Radioactive isotopes of lead, uranium, and thorium
Isotopes of the radioactive elements like uranium, thorium or lead are the same element with different atomic weights. These elements are identical chemical properties because these isotopes are identical in electronic structure. Thus isotopes of a particular element have the same number of protons but different numbers of neutrons inside the nucleus.
Emission of radioactive particles
When an alpha particle emitted within the nucleus the mother element loses two units of atomic number and four units of mass number.
Let a radioactive element,
mass number= M
Atomic number = Z
Then the new element,
mass number = (M – 4)
atomic number = (Z – 2)
But when beta particle emits from the nucleus, the atomic number of the element one unit greater than the mother element.
Thus when an element ejected a beta particle mass number of the element has the same but atomic number = (Z + 1).
Radioactive decay series
Uranium is the first discovered radioactive elements. Uranium in the 6th group in the periodic table with atomic number 92 and mass number 238. Thus it undergoes successive decay till the daughter elements become the most stable isotopes of lead.
The mother element along with all the daughter elements down to the most stable isotope of lead is called a radioactive decay series.
Radioactive isotopes of uranium-238
Uranium-238 decay ultimately to a stable isotope of lead. The entire route involves eight alpha and six beta radiation.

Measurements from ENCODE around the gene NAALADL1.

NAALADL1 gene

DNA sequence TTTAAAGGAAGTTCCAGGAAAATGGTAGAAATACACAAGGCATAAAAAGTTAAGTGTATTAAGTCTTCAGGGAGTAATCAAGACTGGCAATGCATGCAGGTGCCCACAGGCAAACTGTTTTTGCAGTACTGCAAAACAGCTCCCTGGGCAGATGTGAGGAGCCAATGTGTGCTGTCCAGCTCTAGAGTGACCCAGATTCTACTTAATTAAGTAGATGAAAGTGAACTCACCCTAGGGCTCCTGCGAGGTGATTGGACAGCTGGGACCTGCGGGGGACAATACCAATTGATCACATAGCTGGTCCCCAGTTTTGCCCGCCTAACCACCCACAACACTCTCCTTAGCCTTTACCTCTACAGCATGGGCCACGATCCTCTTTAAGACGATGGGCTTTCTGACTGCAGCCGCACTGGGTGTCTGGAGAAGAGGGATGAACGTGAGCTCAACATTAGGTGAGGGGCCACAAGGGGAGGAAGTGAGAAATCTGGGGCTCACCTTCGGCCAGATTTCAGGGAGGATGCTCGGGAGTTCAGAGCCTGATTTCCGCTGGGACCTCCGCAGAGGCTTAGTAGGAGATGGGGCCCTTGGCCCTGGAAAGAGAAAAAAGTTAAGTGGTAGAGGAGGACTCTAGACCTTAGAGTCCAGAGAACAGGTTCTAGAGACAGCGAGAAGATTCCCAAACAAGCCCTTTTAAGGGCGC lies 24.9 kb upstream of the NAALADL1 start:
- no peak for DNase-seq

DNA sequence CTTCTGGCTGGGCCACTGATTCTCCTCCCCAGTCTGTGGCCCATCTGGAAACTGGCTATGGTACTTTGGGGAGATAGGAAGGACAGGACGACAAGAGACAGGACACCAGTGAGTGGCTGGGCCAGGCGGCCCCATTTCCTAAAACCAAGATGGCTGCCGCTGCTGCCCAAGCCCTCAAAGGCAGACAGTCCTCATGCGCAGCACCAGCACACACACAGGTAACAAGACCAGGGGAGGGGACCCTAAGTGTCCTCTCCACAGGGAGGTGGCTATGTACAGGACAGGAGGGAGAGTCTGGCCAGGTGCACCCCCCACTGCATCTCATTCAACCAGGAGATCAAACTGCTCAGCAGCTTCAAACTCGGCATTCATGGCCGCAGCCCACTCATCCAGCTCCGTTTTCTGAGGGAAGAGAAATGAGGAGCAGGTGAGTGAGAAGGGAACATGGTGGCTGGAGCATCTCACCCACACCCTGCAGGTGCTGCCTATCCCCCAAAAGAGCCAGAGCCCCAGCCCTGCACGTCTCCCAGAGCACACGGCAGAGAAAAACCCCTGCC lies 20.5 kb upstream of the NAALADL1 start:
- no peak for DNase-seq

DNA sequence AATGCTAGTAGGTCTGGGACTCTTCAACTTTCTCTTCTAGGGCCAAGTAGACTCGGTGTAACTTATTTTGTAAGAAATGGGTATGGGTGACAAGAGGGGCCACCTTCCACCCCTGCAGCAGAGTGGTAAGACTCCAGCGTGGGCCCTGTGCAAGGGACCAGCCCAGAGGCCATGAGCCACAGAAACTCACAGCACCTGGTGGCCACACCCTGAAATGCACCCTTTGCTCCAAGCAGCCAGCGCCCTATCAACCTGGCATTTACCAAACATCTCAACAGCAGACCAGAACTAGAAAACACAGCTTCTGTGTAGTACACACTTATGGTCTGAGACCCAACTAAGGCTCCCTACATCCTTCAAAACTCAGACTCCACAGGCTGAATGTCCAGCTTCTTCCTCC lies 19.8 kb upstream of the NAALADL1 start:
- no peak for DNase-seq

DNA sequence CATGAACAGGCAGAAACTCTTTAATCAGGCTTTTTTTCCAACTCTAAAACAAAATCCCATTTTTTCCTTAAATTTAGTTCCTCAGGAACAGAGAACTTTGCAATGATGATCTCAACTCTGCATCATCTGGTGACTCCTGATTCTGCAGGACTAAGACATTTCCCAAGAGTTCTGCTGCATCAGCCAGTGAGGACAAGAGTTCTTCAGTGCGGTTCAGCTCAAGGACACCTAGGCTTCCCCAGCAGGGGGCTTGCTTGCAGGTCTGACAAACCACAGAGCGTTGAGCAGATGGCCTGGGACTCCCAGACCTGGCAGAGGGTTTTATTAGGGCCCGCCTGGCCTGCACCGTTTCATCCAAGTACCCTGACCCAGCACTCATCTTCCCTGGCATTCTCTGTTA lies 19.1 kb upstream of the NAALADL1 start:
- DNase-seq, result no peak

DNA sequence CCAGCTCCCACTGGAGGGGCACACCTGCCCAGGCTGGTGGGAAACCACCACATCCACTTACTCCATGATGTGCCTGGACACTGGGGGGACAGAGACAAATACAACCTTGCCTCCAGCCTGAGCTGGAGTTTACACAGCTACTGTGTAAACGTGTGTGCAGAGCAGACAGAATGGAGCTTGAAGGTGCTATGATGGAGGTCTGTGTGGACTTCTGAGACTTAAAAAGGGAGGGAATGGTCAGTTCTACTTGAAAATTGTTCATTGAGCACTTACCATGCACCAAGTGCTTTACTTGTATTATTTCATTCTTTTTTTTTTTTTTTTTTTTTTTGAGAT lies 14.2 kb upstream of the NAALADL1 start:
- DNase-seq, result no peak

All the above decay products are given by (4n +2) where n = mass number of radioisotopes.
Uranium-235 or (4n+3) series starts with uranium – 235 and ends with lead – 207. Thus seven alpha and four beta radiate in the entire route of emission. So the overall process is
Thorium 232 decay chain
Thorium-232 undergoes successive decay to form the most stable radioactive isotopes of lead with mass number 208.
So the entire route involves six alpha and four beta emission. This is the 4n radioactive decay series.
Group displacement law in radioactivity
In 1913 Soddy proposed the law for the position of radioisotopes in the periodic table. But this time the knowledge of atomic structure was still incomplete.
So the decay products of different series predicted this law.
When an alpha particle emitted in a radioactive decay step, the product displaced two places to the left in the periodic table.
But the radiation of beta particles results in a displacement of the product to one place to the right.
Soddy observed that more than one product belonging to the same group on the periodic table.
He further established that the product belonging to the same group had identical chemical properties but their radioactivity was different.
Thus Soddy used the term isotope for such elements occupying the same place on the periodic table.
But a study of the displacement law further reveals when an element emits one alpha and two beta particles. Thus the product isotope occupies the same group in the periodic table with the parent element.
Uses of isotopes like medicines
We used radioactive isotopes in many filed like medicine, biology, agriculture, trace analysis. Thus the uses of radioisotopes broadly classified under the heads.
Uses of radioactive isotopes in medicine
We use radioactive iodine-131 for thyroid gland disorder. Thus when we drink a solution of sodium iodide containing sodium-131.
And radioactive iodine moves to the thyroid gland. So the radiation or beta emission destroys the malignant cells without affecting the rest of the body.
Radioactive isotopes for cancer treatment
Cobalt-60 is a good gamma-ray emitter. Thus cobalt-60 is used to inhibit the growth of malignant tissue for the treatment of cancer.
For the abnormality of the circulation of blood, we use a small amount of a sodium chloride solution labeled with sodium-24. Thus sodium chloride solution injected into a vein of the patient.